Beck vol. 1
Chad Clayton rates it:
Author/Artist: Harold Sakuishi
Basing a manga review on only the first volume can be a bit of a crap-shoot. Most of the time – I’d say eight or nine times out of ten – a single volume is all that’s needed to determine where the story’s heading and if it’s worth pursuing further. That other small percentage of the time, however, you feel like you need to see more before offering your authoritative opinion. I really do feel like I need to see more of Beck to get a better feel for where the story may be headed, but I have an assignment to complete, so I press on. So if I seem a little tentative in this review, it’s because I feel a little tentative.
Yukio is a totally boring 14-year-old boy, just drifting through life at that most awkward of ages. Then he meets Beck, a dog that seems to be sewn together from the body parts of many other dogs, and through Beck he meets Ryusuke, a 16-year-old rock guitarist with charisma to burn. Yukio and Ryusuke eventually become friends through music, just as Ryusuke’s band breaks apart. So Ryusuke has to put together a new band, but he needs a singer. It just so happens that Yukio has some talent in that area…
In terms of plot, Beck is what’s called a “setup” volume. That is, the first volume serves little purpose other than to introduce the main characters and move everything into place so that the story can begin in earnest. Beck isn’t terribly quick about it, either. The story saunters along at an easygoing pace, not getting in too much of a hurry to reach its destination, which actually works beautifully for this type of story. This is a very character-driven title, and its leisurely pace allows the characters time to be people, and the audience time to bond with them. It certainly yields more satisfying results than the all-too-common “let’s hurry up and get all this out of the way so we can get to the good part.”
But if there’s anything that truly sets Beck apart from other manga, it’s the portrayal of the characters. The characters generally tend to act like real people, as opposed to “manga people” (read: archetypes, stereotypes, and gross caricatures). Yukio is a very convincing portrait of an awkward young boy. He starts out shy, banal, a bit of a wet blanket, and he often tends to say the wrong thing, but he’s not completely docile or spineless. He begins to come out of his shell as the comic progresses. Ryusuke is a handsome, charismatic “bad boy” type of guy, but unlike many characters of his type, he’s not untouchable or unfailingly cool. The female characters, Izumi and Maho, are strong-willed without being menacing or overbearing, and they react to Yukio’s indiscretions in ways not involving exaggerated comic violence. Even the highly varied character designs, which range from “gorgeous” to “ewwww,” are a refreshing change from the homogeneity of pretty people that’s become commonplace in manga. Not only does Beck manage to sidestep some of the worst and most common cliches of manga, it handles the characters with both humor and wisdom. Even though Yukio is often the subject of our laughter, the comic still has a very realistic sense of what it’s like to be a young teenager just trying to adjust and find a place in his or her quickly changing life. That aspect alone is enough to warrant a glance at this manga.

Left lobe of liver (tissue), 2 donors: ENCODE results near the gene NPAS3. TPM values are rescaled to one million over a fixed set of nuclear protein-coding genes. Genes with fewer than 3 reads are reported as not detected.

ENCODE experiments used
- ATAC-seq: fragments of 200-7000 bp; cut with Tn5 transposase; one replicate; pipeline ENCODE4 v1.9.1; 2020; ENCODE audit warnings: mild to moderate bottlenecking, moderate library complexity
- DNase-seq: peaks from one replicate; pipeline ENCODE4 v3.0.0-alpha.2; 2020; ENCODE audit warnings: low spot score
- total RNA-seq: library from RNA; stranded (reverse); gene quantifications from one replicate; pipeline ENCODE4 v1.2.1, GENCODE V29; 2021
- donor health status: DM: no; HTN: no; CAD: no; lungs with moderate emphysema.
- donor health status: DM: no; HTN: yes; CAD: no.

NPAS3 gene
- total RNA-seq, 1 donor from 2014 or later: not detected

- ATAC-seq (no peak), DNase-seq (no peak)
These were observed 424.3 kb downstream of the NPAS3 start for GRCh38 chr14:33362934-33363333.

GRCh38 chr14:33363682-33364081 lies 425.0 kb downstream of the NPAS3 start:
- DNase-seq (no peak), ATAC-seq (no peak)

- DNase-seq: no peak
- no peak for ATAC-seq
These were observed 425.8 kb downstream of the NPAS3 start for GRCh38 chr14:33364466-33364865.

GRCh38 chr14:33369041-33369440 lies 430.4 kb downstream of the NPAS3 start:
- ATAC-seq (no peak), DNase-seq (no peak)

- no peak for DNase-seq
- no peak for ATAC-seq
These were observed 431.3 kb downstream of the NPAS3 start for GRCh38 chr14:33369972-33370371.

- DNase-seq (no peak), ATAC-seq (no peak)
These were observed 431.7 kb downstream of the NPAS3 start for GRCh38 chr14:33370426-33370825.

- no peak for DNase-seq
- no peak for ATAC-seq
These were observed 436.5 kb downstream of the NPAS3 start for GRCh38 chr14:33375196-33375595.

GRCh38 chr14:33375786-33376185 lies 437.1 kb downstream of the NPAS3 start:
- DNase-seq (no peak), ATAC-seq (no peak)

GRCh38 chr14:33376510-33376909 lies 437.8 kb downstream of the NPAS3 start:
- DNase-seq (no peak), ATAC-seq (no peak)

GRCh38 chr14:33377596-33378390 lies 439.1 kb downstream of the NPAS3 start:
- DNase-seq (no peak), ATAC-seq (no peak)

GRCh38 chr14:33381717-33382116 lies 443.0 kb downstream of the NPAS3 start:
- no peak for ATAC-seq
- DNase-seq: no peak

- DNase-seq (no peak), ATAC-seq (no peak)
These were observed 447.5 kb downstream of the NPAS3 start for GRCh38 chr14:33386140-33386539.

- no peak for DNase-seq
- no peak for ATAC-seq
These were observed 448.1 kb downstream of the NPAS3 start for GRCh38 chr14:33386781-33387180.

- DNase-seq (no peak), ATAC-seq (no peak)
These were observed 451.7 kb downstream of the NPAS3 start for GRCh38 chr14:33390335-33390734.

TOKYOPOP has categorized Beck as a “Comedy/Drama,” which seems to be the best description possible. However, it’s worth noting that Beck‘s comedy is character-driven, and not gag-driven like so many other manga comedies. Most of the comedy comes not from gags or running jokes, but from the idiosyncracies of the characters. Yukio is the awkward, hormonal, slightly neurotic kid who often speaks before he thinks. Ryusuke is the charismatic bad-boy who has his moments of lameness. Izumi is Yukio’s childhood friend who always seems to be there when it’s time to call one of his bluffs. Beck‘s sense of humor actually helps endear us to the characters, rather than forcing us to feel contempt for them, and it works very well. It’s seldom laugh-out-loud funny, but it is consistently entertaining.
Though I think it’s a little too early to tell where Beck is going at this point, it still does what it does quite nicely. I don’t know that I would call it “essential” just yet, but it’s definitely worth checking out if only because it dares to do things a bit differently. But please don’t get the impression that I’m recommending Beck simply because it’s different. Thus far, it really is a well-made story with only a couple of niggling complaints. One, it could be a tad funnier than it is. Two, the comics medium can suggest that music is being played, but I imagine the experience would be richer if we could actually have listen to the music and the singing. But hey, if those are the worst things I have to say about Beck, I guess it’s doing pretty well so far.
Added: Monday, August 29, 2005
Related Link: TOKYOPOP